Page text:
Men tend to do things they are good at; since we don’t do the emotional piece very well, we avoid emotionally charged situations when we can. When we go through difficult times, we often process our emotional pain by ourselves. We are puzzled that women don’t do the same and then want and expect the comfort of as many friends as possible for as long as possible.

Some women have objected to this emphasis on gender differences because it can be the basis for hurtful and unfair discrimination. The research that Dr. Brizendine and others are doing is showing that differences are a biological reality. Women need not be afraid of these differences.

But pretending that women and men are the same, while doing a disservice to both men and women, ultimately hurts women. Perpetuating the myth of the male norm means ignoring women’s real, biological differences in severity, susceptibility, and treatment of disease. It also ignores the different ways that they process thoughts and therefore perceive what is important.
I have covered a very small fraction of the information in this book. I hope you can get a copy and read this most important book to fill in the large gaps left by this short article.

6 comments:

Frans said...

I have started reading this book and I find it rather fascinating. However being rather sceptical I like to read reviews of books as well. I found the rather worrying criticisms by Young and Balaban whoe reviewed the book in Nature at the Wikipedia entry for the book (see http://en.wikipedia.org/wiki/The_Female_Brain_(book) and http://itre.cis.upenn.edu/~myl/YoungBalabanBrizendine.pdf). Are you aware of this? What is your opinion on it?

Dr. Terry Sandbek said...

Thank you for your comments. I'm glad you checked out other perspectives on Dr. Brizedine's book.

Drs. Young and Balaban appear to have some legitimate concerns about her book. The journal "Nature" is one of the top scientific journals in the world and any article that appears in it must be respected. Dr. Peterzell also expressed concerns in the Wikipedia article.

Since neruo-psychology is not a field of competency for me, I can only respond with my opinions from a more general vantage point. I found their critiques a bit one-sided in that when they pointed out errors in the book, they didn't spell out an alternative to these "errors." Another concern is that often the author of a critical book review is given the chance to respond to the criticism. I don't know if this has happened in "Nature" or not. It would be interesting to find out how Dr. Brizendine would respond to the review. Then the information would not be so one-sided. Dialogue between dissenting views remains the life blood of science. Thanks again for bringing this to our attention.

paschalbread said...

It's good to appreciate sex differentiation. But there is the extreme we must guide against: that of making it seem as if we are talking of two different species, as Dr. Brizedine's book suggests.

I would have appreciated the book even more if it showed more evidently how the male and the female brain constitution are complementary

Dr. Terry Sandbek said...

You are so right about extremism in thinking about men and women. Some straight men are effeminate and some straight women have masculine characteristics. Then we have our gay friends who were born with a combination of male and female characteristics. We need to honor differences. As to the notion that men and women are different species, this is always a tongue-in-cheek comment. Nobody believes this literally. All humans are members of the same species.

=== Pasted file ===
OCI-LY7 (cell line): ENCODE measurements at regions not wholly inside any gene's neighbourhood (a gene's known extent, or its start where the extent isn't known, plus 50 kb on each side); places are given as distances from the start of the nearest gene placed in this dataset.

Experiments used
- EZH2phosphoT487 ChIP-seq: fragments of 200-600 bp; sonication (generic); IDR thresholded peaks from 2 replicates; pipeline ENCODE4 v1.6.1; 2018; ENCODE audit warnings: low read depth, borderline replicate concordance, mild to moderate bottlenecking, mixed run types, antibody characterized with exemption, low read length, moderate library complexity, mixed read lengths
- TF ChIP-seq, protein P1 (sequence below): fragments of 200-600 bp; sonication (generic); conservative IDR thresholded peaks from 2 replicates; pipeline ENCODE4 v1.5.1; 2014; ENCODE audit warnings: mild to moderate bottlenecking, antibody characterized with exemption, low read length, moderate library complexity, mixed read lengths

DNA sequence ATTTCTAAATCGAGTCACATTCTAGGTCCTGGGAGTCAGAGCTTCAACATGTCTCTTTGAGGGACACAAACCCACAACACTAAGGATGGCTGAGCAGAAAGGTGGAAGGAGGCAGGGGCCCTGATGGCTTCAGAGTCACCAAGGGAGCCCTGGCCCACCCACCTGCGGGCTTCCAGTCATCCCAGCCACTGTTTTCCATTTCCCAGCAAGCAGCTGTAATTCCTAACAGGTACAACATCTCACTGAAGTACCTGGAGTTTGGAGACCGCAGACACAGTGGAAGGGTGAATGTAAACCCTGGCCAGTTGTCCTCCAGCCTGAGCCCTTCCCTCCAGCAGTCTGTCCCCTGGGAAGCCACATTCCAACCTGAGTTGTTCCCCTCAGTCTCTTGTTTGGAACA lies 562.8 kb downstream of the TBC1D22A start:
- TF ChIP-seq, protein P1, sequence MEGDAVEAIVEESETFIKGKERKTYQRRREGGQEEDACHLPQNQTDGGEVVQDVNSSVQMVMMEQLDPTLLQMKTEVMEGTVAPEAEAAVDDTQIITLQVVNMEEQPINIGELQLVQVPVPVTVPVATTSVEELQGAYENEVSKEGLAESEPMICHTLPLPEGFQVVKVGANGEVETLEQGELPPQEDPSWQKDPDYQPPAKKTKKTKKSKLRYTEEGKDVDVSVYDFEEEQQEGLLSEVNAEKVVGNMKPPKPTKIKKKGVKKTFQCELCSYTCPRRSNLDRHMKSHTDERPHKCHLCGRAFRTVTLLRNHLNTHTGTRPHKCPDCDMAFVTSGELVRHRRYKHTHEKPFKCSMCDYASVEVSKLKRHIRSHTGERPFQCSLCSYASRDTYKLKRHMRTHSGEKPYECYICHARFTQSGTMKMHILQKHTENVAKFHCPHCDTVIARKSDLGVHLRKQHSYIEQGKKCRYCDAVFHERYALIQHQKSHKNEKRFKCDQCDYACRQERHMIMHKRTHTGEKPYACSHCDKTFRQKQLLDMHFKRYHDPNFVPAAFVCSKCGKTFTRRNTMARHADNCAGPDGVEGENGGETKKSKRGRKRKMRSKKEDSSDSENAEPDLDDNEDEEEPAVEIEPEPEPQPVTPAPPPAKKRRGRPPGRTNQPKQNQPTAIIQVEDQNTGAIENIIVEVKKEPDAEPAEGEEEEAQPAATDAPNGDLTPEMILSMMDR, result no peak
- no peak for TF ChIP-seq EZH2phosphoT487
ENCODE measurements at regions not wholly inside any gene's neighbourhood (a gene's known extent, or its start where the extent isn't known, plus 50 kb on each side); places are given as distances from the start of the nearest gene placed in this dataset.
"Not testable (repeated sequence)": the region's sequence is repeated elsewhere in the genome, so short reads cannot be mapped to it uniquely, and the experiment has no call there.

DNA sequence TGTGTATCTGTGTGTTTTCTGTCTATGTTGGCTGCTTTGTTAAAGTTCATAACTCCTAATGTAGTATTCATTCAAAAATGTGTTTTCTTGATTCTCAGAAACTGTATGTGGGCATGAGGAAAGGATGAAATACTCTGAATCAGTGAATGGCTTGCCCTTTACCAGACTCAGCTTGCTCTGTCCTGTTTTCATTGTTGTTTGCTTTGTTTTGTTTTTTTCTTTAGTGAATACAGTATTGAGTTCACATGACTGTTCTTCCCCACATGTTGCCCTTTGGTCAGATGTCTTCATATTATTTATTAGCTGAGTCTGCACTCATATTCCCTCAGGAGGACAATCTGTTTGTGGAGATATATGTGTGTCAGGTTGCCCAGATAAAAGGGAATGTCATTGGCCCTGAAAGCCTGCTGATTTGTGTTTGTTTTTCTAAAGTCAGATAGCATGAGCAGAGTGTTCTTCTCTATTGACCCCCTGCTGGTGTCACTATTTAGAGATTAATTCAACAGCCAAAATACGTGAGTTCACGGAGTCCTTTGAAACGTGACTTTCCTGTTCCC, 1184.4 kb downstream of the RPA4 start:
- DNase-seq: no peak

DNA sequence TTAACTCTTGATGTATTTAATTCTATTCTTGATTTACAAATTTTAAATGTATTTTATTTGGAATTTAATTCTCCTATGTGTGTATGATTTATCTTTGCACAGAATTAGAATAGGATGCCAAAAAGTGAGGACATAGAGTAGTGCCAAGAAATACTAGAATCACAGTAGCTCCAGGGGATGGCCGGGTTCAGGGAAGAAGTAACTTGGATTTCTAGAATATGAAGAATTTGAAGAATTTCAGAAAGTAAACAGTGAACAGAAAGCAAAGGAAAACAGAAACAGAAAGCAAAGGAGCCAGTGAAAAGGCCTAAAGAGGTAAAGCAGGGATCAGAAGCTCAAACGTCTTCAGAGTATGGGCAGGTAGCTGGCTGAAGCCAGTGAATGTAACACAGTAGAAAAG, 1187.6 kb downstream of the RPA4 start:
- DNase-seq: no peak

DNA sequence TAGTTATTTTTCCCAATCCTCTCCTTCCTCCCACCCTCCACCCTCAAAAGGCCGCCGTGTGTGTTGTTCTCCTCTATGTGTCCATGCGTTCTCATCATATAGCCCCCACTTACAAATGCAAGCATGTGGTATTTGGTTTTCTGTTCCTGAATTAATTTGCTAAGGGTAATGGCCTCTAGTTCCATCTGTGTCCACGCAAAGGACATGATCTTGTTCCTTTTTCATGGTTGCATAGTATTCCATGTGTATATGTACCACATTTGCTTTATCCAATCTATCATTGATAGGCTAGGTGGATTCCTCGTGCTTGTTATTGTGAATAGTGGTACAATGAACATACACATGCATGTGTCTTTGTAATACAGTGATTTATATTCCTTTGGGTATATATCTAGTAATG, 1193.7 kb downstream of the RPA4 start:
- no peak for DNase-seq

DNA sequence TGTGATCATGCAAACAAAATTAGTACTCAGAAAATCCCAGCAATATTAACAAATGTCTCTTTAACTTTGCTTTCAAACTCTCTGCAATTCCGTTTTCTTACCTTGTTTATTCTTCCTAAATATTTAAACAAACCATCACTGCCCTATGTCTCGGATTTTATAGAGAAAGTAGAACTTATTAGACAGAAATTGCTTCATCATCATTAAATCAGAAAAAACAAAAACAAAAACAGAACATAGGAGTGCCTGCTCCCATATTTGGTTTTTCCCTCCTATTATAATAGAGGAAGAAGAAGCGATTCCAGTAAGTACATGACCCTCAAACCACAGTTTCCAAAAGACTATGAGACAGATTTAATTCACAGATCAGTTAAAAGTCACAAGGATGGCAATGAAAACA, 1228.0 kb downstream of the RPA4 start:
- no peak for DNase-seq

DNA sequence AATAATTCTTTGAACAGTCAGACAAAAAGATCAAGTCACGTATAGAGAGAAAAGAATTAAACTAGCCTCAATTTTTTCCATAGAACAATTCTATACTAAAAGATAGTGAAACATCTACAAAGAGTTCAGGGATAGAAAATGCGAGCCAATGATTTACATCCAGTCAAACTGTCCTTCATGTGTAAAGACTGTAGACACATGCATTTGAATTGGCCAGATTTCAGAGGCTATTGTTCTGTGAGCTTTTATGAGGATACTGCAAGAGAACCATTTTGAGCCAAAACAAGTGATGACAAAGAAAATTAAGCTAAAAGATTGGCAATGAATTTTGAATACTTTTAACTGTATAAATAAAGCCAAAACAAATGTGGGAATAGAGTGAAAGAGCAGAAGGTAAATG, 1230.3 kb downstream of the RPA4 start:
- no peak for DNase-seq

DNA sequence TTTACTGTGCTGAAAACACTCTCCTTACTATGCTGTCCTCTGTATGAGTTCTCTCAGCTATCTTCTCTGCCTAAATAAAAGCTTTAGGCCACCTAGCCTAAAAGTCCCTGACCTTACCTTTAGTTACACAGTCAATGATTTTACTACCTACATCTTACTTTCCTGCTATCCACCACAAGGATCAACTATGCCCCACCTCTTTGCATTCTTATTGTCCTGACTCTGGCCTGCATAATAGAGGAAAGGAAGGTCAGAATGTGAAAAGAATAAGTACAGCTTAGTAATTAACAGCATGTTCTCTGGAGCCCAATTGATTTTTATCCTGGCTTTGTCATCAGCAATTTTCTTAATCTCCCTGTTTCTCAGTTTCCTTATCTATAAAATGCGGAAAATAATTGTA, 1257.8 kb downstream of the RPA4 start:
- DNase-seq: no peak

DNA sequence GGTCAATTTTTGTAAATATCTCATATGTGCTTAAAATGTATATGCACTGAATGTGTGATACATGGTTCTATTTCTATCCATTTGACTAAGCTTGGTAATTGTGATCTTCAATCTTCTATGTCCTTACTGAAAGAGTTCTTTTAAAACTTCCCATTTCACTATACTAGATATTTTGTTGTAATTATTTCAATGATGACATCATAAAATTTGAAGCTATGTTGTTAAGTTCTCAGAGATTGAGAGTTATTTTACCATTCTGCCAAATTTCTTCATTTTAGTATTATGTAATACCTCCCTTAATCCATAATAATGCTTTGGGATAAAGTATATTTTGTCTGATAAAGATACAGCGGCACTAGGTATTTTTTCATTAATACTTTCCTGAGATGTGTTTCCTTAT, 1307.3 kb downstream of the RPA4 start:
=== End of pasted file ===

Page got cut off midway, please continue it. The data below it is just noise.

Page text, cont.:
If you are interested in reading more about the evidence for differences (statistically) between the brains of men and women, here are some references you may be interested in. A few of these books were written for graduate school and are very expensive.

Baron-Cohen, S. (2003). The Essential Difference. Cambridge, MA: Basic Books.

Becker, J., Berkley, K., Geary, N., Hampson, E. & Herman, J. (Eds.). (2007). Sex differences in the brain: From genes to behavior. Oxford: Oxford University Press.

Blum, D. (1998). Sex on the brain: The biological differences between men and women. New York: Penguin.

Darlington, C. (2009). The female brain: Conceptual advances in brain research. CRC

Hines, M. (2005). Brain gender. Oxford: Oxford University Press.

Key, M. (1996). Male/Female language. Scarecrow Press.

Moir, A. & Jessel, D. (1992). Brain sex: The real difference between men & women. New York: Delta Publishing.

Thanks for your comments. I, and hopefully my readers, appreciate your helpful remarks.

Elizabeth H said...

As a woman about to go into the "workforce," the concern for discrimination is very real. I've been told how I should dress and behave in interviews to make it clear that I'm not about to run off and get married and have children (and therefore disappear from the workplace). Frustrating, and a bit offensive.

I think it is equally important for men to not be afraid of the biological differences and learn to value them as well.

Diane said...

As a woman with a "post-menopausal" brain who has lived through the entire women's movement, raised some children and known a few "male brains" and is, by profession, a lactation consultant who works with new families dealing with nurturing new life, I find this information very confirming. To Elizabeth I want to say that she may feel quite differently once she has a baby and feels the very female brain pull to love and nurture her baby and realizes the significance of this over professional life.